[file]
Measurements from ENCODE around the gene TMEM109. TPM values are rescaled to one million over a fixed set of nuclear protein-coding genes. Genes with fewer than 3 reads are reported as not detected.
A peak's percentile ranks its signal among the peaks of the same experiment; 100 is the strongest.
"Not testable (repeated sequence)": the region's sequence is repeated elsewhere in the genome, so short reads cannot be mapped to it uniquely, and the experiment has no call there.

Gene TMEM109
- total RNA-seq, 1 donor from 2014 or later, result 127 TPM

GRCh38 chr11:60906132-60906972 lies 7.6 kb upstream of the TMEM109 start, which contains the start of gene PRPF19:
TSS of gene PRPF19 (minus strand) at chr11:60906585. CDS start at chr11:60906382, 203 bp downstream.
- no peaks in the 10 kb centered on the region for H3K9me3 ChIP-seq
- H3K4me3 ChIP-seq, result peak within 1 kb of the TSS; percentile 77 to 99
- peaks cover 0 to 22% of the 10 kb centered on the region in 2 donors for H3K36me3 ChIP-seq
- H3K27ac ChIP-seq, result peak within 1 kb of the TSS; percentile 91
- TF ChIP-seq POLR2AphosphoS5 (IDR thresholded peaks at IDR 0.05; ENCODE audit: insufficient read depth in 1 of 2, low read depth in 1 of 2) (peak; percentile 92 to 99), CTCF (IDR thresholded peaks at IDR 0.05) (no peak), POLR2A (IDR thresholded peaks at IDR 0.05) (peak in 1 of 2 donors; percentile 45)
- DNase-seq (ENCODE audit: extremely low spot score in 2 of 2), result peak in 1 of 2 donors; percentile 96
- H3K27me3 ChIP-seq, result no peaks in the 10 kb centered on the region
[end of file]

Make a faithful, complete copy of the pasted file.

Measurements from ENCODE around the gene TMEM109. TPM values are rescaled to one million over a fixed set of nuclear protein-coding genes. Genes with fewer than 3 reads are reported as not detected.
A peak's percentile ranks its signal among the peaks of the same experiment; 100 is the strongest.
"Not testable (repeated sequence)": the region's sequence is repeated elsewhere in the genome, so short reads cannot be mapped to it uniquely, and the experiment has no call there.

Gene TMEM109
- total RNA-seq, 1 donor from 2014 or later, result 127 TPM

GRCh38 chr11:60906132-60906972 lies 7.6 kb upstream of the TMEM109 start, which contains the start of gene PRPF19:
TSS of gene PRPF19 (minus strand) at chr11:60906585. CDS start at chr11:60906382, 203 bp downstream.
- no peaks in the 10 kb centered on the region for H3K9me3 ChIP-seq
- H3K4me3 ChIP-seq, result peak within 1 kb of the TSS; percentile 77 to 99
- peaks cover 0 to 22% of the 10 kb centered on the region in 2 donors for H3K36me3 ChIP-seq
- H3K27ac ChIP-seq, result peak within 1 kb of the TSS; percentile 91
- TF ChIP-seq POLR2AphosphoS5 (IDR thresholded peaks at IDR 0.05; ENCODE audit: insufficient read depth in 1 of 2, low read depth in 1 of 2) (peak; percentile 92 to 99), CTCF (IDR thresholded peaks at IDR 0.05) (no peak), POLR2A (IDR thresholded peaks at IDR 0.05) (peak in 1 of 2 donors; percentile 45)
- DNase-seq (ENCODE audit: extremely low spot score in 2 of 2), result peak in 1 of 2 donors; percentile 96
- H3K27me3 ChIP-seq, result no peaks in the 10 kb centered on the region